And what is the favourite explanation among “experts” about this lack of comparative performance? The rupee is over-valued. Now there are several different estimates of the valuation of the rupee floating around; my own guess is that the rupee is one of the most under-valued currencies in the world. But let us give the benefit of the doubt to those who think the exchange rate is over-valued, i.e., the rupee should depreciate. Assume for a moment that the rupee is 10% over-valued. If the margin of profit is 100 per unit, then a Bangladeshi firm post-tax takes home 65. With a 60% tax rate, the Indian firm takes home 40, i.e., the Indian firm takes home only two-thirds of the profit of a similar firm in Bangladesh. You can calculate how much of the exchange rate devaluation tail (tale) you want to wag to get Indian textile exports to be competitive again—the answer that it is not possible to do so via exchange rate change will remain.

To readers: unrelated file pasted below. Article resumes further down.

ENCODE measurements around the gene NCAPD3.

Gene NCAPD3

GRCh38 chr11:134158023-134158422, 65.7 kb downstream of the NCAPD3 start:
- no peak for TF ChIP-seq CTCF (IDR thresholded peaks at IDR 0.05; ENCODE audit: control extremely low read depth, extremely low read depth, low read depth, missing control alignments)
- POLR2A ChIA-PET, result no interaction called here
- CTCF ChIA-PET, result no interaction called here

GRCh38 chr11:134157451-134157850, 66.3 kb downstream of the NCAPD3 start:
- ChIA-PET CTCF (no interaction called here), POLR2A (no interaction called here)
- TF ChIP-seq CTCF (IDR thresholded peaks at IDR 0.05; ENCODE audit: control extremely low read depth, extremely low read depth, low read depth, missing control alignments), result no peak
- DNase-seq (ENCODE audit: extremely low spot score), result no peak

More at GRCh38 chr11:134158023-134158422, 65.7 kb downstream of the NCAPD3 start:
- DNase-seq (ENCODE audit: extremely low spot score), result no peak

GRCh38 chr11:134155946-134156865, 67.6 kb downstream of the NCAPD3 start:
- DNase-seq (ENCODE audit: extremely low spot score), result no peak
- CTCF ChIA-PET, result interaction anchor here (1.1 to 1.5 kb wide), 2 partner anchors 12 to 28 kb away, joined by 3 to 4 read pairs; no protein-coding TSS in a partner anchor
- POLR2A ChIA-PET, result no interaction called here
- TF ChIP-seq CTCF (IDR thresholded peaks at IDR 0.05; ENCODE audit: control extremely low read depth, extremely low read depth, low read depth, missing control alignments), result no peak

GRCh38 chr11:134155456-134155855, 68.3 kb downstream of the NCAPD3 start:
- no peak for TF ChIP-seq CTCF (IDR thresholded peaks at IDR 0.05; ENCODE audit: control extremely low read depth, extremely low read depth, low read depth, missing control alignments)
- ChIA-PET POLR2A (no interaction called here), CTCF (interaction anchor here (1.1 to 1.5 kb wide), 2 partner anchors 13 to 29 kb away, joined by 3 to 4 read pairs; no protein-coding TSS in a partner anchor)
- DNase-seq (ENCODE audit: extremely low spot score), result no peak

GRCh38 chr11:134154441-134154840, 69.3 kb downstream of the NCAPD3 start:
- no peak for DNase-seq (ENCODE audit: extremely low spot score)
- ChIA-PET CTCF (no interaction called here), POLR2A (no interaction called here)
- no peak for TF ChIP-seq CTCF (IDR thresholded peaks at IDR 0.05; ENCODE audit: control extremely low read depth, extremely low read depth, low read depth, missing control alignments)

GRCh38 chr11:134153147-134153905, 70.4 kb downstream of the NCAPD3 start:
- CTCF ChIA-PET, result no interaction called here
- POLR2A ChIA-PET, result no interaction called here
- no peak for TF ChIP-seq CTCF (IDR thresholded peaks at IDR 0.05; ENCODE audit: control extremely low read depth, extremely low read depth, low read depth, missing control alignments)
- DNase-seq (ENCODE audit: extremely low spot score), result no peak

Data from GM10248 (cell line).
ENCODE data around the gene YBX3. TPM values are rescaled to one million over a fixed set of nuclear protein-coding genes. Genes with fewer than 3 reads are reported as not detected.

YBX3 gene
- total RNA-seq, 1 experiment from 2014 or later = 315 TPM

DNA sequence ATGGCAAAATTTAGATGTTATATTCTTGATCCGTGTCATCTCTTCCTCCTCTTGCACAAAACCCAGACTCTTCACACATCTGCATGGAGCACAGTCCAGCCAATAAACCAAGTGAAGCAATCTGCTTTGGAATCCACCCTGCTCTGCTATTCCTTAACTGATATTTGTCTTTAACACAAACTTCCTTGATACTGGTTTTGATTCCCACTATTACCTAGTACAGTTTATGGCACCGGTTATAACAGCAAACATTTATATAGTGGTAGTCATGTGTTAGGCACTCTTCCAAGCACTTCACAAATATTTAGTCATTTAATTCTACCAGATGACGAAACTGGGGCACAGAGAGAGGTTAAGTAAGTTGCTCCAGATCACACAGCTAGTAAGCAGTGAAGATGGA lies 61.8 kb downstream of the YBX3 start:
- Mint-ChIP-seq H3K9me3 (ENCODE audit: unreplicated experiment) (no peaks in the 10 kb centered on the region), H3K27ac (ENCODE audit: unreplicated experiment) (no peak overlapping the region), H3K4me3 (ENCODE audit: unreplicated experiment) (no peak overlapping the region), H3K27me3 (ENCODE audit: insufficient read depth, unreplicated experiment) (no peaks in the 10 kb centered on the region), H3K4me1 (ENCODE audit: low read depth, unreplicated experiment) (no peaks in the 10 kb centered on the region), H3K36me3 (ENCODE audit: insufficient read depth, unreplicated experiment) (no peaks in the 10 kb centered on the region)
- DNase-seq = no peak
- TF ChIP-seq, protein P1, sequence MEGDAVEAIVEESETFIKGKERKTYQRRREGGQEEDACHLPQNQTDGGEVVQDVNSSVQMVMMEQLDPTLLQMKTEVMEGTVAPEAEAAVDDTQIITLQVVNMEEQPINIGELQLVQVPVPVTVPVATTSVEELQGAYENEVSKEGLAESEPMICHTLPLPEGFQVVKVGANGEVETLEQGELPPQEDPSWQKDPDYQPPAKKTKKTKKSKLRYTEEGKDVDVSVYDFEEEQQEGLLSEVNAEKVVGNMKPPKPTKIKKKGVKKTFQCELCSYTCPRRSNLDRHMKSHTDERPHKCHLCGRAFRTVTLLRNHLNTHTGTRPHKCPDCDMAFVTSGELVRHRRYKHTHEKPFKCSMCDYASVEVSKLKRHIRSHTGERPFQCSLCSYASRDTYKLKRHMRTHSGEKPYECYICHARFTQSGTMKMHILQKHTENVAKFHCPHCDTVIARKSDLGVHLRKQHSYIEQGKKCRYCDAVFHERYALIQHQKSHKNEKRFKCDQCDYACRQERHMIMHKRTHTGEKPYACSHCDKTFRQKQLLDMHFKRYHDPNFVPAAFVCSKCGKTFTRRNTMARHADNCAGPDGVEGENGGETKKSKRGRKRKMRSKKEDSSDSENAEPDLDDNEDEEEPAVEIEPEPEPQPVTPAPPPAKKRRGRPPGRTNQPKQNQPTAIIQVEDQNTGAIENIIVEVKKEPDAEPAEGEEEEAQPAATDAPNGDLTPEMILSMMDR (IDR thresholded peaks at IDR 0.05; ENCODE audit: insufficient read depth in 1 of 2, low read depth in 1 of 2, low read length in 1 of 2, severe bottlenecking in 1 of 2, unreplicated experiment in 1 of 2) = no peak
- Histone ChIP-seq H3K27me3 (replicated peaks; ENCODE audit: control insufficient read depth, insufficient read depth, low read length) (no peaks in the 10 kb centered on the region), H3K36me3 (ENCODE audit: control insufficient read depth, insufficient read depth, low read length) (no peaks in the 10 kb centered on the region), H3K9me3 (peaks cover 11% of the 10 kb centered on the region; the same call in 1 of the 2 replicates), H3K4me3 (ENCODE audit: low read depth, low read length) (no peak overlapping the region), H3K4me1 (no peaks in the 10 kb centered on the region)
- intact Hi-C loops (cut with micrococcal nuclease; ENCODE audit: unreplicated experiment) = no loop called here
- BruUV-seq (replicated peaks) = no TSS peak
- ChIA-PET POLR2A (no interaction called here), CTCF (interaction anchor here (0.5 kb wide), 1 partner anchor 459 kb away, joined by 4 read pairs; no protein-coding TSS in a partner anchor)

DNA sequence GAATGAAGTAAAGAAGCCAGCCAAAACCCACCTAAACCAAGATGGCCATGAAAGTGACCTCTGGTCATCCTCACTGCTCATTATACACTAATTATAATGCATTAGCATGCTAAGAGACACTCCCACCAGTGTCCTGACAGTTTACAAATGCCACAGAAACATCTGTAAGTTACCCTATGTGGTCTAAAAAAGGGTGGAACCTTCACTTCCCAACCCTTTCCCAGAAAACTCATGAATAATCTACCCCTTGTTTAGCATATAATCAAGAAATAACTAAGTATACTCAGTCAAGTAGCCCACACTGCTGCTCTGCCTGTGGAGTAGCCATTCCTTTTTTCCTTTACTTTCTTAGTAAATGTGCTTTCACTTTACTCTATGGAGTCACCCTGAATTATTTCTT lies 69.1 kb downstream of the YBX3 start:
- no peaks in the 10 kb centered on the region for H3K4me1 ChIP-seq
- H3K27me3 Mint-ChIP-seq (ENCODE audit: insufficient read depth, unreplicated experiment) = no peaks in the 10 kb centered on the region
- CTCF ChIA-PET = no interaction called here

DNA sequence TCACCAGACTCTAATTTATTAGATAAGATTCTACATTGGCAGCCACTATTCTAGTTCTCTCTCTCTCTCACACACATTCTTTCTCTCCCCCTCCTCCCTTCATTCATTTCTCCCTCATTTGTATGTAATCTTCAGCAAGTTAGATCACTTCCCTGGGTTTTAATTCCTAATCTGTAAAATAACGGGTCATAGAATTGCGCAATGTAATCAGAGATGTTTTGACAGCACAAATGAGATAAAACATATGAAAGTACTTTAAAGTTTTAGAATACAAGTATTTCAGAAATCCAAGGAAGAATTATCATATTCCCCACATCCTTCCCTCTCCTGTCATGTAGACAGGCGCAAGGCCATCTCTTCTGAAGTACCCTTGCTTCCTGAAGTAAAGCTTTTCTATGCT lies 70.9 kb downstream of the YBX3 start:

I am not an expert on ancient texts, but where does it say that one should not look at evidence before coming to policy conclusions? And where does it say, going back to the inherited and prevalent mindset, that making money is evil and hence should be heavily taxed? My column has been titled No Proof Required for the better part of the last decade. Every time I think of changing the title, along come some experts who actually believe that one does not need proof to be logical, or convincing.